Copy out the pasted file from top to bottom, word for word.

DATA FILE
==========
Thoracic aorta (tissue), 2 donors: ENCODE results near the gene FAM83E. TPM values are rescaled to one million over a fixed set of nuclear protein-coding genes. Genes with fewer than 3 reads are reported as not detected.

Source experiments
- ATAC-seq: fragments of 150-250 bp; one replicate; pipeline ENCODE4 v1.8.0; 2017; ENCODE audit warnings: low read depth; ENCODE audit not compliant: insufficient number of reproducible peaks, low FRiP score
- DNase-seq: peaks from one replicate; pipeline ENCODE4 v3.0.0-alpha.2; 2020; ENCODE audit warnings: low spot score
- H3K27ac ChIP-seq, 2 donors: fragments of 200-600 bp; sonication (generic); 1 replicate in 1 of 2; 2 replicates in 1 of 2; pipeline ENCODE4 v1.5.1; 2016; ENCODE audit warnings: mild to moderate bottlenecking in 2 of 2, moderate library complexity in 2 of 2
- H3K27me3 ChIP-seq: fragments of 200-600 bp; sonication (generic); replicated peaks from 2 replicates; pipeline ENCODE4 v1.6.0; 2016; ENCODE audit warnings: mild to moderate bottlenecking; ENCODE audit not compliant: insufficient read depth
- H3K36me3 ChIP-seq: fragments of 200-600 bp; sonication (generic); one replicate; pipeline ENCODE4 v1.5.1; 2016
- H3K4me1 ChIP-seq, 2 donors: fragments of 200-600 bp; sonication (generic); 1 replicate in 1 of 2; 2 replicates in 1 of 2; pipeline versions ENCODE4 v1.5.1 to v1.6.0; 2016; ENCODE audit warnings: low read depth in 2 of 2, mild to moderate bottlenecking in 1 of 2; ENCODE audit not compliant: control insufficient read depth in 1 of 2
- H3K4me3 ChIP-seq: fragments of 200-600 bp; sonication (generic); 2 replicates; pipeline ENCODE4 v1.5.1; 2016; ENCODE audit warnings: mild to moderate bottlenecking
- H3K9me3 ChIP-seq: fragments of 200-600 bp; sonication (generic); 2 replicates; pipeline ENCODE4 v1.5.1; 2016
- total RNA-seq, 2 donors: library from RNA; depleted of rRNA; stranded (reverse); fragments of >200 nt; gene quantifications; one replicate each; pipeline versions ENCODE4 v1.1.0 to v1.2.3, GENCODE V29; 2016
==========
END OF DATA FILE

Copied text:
Thoracic aorta (tissue), 2 donors: ENCODE results near the gene FAM83E. TPM values are rescaled to one million over a fixed set of nuclear protein-coding genes. Genes with fewer than 3 reads are reported as not detected.

Source experiments
- ATAC-seq: fragments of 150-250 bp; one replicate; pipeline ENCODE4 v1.8.0; 2017; ENCODE audit warnings: low read depth; ENCODE audit not compliant: insufficient number of reproducible peaks, low FRiP score
- DNase-seq: peaks from one replicate; pipeline ENCODE4 v3.0.0-alpha.2; 2020; ENCODE audit warnings: low spot score
- H3K27ac ChIP-seq, 2 donors: fragments of 200-600 bp; sonication (generic); 1 replicate in 1 of 2; 2 replicates in 1 of 2; pipeline ENCODE4 v1.5.1; 2016; ENCODE audit warnings: mild to moderate bottlenecking in 2 of 2, moderate library complexity in 2 of 2
- H3K27me3 ChIP-seq: fragments of 200-600 bp; sonication (generic); replicated peaks from 2 replicates; pipeline ENCODE4 v1.6.0; 2016; ENCODE audit warnings: mild to moderate bottlenecking; ENCODE audit not compliant: insufficient read depth
- H3K36me3 ChIP-seq: fragments of 200-600 bp; sonication (generic); one replicate; pipeline ENCODE4 v1.5.1; 2016
- H3K4me1 ChIP-seq, 2 donors: fragments of 200-600 bp; sonication (generic); 1 replicate in 1 of 2; 2 replicates in 1 of 2; pipeline versions ENCODE4 v1.5.1 to v1.6.0; 2016; ENCODE audit warnings: low read depth in 2 of 2, mild to moderate bottlenecking in 1 of 2; ENCODE audit not compliant: control insufficient read depth in 1 of 2
- H3K4me3 ChIP-seq: fragments of 200-600 bp; sonication (generic); 2 replicates; pipeline ENCODE4 v1.5.1; 2016; ENCODE audit warnings: mild to moderate bottlenecking
- H3K9me3 ChIP-seq: fragments of 200-600 bp; sonication (generic); 2 replicates; pipeline ENCODE4 v1.5.1; 2016
- total RNA-seq, 2 donors: library from RNA; depleted of rRNA; stranded (reverse); fragments of >200 nt; gene quantifications; one replicate each; pipeline versions ENCODE4 v1.1.0 to v1.2.3, GENCODE V29; 2016